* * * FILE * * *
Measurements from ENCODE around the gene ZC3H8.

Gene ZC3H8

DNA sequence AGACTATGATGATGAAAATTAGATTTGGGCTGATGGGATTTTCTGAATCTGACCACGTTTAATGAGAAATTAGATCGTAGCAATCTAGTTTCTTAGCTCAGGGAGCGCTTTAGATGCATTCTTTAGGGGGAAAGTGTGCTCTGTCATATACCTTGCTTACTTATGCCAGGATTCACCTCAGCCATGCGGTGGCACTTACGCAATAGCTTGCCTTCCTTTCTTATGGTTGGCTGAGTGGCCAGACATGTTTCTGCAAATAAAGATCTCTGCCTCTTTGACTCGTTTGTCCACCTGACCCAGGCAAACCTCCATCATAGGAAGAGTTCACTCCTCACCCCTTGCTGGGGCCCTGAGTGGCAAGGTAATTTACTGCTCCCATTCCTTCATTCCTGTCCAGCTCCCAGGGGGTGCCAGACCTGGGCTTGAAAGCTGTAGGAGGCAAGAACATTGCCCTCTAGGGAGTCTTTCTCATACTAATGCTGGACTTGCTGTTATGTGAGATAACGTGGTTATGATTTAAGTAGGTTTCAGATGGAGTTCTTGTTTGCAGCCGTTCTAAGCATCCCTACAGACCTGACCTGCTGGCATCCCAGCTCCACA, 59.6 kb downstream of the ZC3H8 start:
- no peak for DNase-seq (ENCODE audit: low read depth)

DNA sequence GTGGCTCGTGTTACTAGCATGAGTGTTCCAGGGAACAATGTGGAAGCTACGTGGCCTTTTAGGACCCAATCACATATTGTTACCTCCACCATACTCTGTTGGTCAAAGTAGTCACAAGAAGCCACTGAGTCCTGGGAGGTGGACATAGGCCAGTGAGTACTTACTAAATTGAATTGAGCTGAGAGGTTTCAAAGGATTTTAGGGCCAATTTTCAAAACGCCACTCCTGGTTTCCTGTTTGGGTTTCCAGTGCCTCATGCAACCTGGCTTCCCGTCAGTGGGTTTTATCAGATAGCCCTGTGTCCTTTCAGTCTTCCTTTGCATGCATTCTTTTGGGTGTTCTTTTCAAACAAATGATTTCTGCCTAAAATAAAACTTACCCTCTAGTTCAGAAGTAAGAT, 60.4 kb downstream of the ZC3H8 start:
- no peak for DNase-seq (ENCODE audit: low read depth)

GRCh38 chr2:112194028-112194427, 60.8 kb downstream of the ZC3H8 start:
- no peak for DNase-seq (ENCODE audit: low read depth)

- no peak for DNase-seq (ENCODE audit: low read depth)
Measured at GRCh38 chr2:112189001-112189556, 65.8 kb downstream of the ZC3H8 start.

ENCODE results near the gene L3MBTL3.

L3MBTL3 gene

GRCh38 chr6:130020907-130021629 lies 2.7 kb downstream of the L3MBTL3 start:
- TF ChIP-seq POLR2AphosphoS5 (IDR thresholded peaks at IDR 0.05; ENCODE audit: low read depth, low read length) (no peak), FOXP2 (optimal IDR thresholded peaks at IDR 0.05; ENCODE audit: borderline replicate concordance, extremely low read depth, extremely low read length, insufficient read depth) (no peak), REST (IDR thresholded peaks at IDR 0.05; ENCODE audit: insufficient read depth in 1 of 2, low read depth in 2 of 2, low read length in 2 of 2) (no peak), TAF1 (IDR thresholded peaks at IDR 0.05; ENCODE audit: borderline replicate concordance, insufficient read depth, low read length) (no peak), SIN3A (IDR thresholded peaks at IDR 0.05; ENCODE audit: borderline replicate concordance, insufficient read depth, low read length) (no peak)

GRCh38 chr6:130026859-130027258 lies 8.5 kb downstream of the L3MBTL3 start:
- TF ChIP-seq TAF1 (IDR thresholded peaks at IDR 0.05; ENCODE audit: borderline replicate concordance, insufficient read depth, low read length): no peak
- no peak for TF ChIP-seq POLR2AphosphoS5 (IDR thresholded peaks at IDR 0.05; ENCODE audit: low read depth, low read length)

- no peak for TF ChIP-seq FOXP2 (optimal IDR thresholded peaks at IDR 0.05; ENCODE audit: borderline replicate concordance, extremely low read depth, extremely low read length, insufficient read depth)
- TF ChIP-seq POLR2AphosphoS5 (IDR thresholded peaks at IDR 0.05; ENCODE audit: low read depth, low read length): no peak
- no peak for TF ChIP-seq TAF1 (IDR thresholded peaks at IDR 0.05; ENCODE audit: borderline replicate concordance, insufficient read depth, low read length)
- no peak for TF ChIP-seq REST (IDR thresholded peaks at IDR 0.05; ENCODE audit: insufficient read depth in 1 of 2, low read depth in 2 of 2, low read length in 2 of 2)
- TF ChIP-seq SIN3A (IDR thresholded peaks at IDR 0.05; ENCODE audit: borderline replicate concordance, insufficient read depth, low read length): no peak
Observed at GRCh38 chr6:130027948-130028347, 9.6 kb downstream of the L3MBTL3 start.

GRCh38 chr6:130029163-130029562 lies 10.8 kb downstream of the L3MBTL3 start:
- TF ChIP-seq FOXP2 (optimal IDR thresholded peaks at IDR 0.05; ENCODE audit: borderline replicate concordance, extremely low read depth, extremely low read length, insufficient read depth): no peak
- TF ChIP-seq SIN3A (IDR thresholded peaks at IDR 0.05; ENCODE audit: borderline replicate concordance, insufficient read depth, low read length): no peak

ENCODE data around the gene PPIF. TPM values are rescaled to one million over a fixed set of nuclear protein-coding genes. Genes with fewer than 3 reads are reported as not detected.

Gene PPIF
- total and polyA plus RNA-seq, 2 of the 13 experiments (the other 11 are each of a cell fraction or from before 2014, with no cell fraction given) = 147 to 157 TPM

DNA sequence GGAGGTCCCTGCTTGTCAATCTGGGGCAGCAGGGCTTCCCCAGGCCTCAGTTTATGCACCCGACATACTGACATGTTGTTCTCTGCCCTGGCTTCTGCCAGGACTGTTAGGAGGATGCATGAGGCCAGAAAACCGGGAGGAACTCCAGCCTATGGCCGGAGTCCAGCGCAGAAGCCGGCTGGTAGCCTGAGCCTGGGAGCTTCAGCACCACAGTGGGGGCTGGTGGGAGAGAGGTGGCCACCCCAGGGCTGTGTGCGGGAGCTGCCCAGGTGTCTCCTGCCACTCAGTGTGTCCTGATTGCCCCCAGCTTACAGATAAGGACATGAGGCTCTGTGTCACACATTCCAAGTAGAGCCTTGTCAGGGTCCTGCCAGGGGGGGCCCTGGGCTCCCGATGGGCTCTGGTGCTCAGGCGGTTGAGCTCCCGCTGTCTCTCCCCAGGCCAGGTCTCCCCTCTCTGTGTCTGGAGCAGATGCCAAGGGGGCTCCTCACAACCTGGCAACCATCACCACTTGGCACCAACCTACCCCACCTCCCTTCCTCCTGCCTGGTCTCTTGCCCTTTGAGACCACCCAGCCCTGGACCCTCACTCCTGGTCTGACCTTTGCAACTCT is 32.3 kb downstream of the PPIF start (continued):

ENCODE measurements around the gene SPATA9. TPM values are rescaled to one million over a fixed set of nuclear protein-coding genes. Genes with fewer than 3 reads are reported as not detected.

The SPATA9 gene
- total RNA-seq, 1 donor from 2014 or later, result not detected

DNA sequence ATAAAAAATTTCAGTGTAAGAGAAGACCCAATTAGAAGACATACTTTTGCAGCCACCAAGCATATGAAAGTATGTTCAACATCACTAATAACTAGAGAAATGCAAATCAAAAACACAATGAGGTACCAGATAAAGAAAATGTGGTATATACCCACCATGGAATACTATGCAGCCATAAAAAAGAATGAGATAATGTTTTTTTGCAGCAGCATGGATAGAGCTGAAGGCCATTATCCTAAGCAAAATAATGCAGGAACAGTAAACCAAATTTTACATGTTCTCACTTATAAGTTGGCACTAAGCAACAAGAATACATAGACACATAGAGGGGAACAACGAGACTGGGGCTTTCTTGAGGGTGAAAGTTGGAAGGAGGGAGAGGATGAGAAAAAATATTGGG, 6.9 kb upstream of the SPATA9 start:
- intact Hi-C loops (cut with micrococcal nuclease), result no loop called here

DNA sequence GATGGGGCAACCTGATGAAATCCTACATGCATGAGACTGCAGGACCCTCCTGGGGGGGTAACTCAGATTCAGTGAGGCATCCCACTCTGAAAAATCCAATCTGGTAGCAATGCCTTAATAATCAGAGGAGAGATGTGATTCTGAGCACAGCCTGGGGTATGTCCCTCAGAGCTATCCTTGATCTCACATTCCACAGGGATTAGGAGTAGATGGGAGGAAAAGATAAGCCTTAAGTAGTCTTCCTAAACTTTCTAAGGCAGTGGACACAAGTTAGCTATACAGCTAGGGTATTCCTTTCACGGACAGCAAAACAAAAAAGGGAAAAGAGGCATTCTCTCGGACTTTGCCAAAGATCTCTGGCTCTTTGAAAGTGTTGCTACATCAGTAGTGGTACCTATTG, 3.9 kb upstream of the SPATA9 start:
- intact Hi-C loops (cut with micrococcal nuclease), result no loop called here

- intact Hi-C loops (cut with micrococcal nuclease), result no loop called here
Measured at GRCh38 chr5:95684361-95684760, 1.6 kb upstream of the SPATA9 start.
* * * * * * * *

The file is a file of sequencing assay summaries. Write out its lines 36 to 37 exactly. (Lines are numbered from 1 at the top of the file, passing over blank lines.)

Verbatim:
DNA sequence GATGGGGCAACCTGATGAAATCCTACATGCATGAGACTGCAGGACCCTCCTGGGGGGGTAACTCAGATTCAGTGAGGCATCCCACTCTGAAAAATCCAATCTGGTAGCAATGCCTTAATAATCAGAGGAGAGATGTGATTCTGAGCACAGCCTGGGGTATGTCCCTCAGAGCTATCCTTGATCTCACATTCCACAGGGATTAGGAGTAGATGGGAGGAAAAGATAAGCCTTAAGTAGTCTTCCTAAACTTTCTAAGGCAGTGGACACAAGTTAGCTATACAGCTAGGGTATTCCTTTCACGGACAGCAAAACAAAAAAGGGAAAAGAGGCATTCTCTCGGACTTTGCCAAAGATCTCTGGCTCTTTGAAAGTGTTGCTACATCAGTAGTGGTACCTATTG, 3.9 kb upstream of the SPATA9 start:
- intact Hi-C loops (cut with micrococcal nuclease), result no loop called here